An innovative vision in Latin America: we talk to the leaders

We ask : To what extent do you consider your experience to be a "political innovation" process? Is this process a new creation, does it contain elements of rupture with previous processes, or elements of experimentation, by trial and error, which attest that there is, or there is not innovation in it? Check our project here.

Avina democracia Abierta
21 November 2017
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Within the framework of this year's "Fearless Cities" summit, Fundación Avina and DemocraciaAbierta established a special collaboration to explore some of the most exciting poltical experiences arising from Latin America. 

Bringing together relevant actors in the field that are directly involved in political innovation at the local level, in Latin America, we have sought answers to four major issues shared by all the projects: a) Vision of innovation; b) National political context and limitations of local power; c) Influence of the international political context, and d) The question of leadership.

In this page, the innovators share their answer to the first of these topics:

TOPIC 1: To what extent do you consider your experience to be a "political innovation" process? Is this process a new creation, does it contain elements of rupture with previous processes, or elements of experimentation, by trial and error, which attest that there is, or there is not innovation in it? What are your criteria for considering that there is real innovation at play?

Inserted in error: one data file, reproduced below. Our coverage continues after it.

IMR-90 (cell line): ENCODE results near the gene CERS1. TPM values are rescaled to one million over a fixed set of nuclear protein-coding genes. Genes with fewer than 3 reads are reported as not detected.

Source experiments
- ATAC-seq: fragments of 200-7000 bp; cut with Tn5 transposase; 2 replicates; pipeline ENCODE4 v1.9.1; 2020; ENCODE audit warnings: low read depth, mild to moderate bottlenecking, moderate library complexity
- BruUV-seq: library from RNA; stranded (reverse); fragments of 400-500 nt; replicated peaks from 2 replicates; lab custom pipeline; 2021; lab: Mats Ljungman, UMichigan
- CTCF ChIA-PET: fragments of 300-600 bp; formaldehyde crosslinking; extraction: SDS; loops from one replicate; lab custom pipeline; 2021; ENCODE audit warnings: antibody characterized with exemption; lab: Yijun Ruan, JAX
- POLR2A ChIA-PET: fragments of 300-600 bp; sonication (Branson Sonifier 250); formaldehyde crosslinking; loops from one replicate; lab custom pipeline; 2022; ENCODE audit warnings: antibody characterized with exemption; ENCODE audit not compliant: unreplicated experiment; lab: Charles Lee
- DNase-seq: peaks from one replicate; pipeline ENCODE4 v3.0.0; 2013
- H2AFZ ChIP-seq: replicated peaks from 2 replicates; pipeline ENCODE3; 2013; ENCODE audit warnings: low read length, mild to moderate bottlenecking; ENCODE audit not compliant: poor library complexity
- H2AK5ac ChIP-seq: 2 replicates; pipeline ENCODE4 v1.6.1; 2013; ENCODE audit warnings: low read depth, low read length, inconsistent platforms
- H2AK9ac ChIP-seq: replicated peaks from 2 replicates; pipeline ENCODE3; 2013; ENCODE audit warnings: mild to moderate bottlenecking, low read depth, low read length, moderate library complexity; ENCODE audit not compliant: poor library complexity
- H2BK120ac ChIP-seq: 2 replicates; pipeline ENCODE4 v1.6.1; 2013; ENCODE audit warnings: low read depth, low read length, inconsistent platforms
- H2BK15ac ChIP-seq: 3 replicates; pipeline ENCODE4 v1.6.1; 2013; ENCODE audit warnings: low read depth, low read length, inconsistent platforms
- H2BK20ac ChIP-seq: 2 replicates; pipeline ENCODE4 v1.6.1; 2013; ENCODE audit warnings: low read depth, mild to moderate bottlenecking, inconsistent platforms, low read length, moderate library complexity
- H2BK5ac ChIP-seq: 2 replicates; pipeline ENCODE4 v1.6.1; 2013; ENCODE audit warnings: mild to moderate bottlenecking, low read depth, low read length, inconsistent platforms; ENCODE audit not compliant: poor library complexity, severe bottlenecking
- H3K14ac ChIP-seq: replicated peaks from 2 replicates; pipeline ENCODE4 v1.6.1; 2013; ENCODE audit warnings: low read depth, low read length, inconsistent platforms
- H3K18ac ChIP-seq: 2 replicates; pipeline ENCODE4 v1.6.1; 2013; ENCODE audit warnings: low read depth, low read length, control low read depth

Javier Arteaga Romero, Nariño (Colombia)  

I think that the word innovation, if we understand it as it is understood in the business world, means that something new is being created. That is, there is no innovation if something completely new has not been successfully created. In this sense, there may be different levels of innovation, and some innovations are much more disruptive than others, but what is needed is for something new to be created.

In the case of politics in Colombia, it may be relatively easy to innovate for the yardstick, the political standards, is very low when it comes to doing things that are different, or doing them in a different way. It is very easy to break through the established boundaries with things that are sometimes basic, and so, to be able to innovate.

In our case, we base innovation on two factors: First, action. Action is a key concept in innovation. People often confuse innovation with creativity, with doing things which have never been conceived before. We start instead from the idea that what is important is to act - for, if there is no action, if things are not done, there is no innovation.

I think that the very first thing to be said is that things getting done in Nariño. In other words, that there is action. We may fail, and it may be that many of these things have no meaning yet. Maybe later on we will write and theorise about them, because I think that many things will come out of what is happening here that can be useful for the rest of Colombia, and maybe for the outside world. But we start from the fact that "we are doing things" and that, through our action, we generate innovation.